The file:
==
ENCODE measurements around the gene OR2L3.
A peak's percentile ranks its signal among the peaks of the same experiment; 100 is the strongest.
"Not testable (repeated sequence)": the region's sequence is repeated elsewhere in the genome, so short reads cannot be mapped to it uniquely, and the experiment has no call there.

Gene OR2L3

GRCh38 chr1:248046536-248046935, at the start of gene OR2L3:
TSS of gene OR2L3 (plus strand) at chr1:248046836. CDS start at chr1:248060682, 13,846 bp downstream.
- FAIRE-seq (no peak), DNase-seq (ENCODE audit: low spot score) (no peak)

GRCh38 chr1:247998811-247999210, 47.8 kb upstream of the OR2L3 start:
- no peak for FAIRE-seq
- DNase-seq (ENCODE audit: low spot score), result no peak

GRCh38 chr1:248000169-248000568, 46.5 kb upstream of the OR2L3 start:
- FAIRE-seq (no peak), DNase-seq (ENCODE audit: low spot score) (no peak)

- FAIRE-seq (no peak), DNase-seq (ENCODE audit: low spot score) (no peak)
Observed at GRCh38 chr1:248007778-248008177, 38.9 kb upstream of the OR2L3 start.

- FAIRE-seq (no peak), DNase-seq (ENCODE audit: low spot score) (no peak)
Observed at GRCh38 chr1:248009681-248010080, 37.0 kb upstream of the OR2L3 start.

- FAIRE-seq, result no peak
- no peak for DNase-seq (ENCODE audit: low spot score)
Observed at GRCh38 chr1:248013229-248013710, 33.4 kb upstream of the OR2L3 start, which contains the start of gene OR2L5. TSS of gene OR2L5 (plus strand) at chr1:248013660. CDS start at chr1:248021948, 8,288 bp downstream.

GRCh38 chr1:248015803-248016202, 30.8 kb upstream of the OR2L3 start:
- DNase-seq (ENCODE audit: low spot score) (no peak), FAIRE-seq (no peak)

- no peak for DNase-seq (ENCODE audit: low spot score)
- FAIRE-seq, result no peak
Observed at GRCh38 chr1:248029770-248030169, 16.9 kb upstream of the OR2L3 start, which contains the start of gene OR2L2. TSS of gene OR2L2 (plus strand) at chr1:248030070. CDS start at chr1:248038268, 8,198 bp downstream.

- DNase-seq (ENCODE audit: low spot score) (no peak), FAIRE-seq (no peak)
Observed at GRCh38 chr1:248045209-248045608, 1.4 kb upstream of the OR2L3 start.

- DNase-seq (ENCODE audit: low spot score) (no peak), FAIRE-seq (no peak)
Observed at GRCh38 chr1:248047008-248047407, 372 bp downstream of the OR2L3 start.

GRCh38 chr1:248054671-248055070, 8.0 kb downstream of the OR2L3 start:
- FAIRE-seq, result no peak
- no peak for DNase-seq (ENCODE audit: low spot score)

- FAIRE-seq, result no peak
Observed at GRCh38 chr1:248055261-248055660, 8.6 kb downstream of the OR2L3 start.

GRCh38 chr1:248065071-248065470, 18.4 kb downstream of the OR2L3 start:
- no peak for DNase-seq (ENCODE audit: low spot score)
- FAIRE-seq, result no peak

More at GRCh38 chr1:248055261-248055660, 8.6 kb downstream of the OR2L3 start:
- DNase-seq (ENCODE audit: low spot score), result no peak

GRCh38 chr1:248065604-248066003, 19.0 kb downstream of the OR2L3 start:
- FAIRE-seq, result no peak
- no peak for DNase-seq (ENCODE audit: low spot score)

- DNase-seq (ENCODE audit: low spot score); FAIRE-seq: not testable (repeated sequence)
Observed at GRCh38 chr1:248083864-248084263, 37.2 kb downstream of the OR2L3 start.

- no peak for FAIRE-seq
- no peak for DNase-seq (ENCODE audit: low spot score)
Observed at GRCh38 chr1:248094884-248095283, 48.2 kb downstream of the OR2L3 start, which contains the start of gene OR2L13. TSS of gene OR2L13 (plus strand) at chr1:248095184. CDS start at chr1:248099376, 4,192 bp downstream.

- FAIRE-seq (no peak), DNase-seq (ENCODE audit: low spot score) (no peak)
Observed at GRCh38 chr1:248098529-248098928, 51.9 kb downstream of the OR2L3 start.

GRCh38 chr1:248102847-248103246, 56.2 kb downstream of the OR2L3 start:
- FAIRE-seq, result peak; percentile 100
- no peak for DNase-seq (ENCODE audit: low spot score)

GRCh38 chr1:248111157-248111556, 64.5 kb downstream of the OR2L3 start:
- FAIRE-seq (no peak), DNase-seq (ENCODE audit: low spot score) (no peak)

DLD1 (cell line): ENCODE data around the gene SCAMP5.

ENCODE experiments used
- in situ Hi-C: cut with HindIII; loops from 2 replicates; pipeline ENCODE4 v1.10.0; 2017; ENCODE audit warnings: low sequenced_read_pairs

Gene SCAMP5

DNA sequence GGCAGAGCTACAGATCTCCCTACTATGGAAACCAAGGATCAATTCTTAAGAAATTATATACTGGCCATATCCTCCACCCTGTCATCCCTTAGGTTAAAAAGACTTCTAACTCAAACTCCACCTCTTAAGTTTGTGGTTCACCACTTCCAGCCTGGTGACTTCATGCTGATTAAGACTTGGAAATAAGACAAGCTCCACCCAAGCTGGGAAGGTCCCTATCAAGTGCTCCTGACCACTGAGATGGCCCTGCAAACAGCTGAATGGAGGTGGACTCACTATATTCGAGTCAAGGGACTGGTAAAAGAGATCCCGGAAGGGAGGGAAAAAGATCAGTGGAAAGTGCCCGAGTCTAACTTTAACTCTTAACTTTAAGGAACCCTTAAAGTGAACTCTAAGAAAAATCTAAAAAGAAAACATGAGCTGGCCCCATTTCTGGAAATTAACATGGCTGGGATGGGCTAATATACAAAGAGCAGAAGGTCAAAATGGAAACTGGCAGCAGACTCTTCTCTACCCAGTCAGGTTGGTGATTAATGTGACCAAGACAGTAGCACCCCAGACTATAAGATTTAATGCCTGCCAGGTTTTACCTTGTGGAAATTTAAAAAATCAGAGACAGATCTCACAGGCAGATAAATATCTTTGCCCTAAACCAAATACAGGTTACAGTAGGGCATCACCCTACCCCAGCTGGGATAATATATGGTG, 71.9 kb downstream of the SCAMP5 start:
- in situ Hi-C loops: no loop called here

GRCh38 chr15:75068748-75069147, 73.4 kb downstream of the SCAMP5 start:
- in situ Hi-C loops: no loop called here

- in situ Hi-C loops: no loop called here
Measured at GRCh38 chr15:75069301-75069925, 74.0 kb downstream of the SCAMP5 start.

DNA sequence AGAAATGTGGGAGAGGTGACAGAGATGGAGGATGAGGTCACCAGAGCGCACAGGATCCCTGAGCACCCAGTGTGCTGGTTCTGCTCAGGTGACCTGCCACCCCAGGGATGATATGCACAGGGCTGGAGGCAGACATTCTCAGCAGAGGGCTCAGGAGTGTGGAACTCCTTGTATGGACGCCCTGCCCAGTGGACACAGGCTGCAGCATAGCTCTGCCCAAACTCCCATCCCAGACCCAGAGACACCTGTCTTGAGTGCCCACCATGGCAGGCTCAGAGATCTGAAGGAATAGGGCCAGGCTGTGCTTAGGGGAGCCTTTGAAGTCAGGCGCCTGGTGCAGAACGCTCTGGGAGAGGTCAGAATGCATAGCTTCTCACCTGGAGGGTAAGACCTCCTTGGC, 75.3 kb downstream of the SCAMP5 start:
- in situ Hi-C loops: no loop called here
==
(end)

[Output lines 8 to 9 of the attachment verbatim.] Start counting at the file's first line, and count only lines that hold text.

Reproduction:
GRCh38 chr1:247998811-247999210, 47.8 kb upstream of the OR2L3 start:
- no peak for FAIRE-seq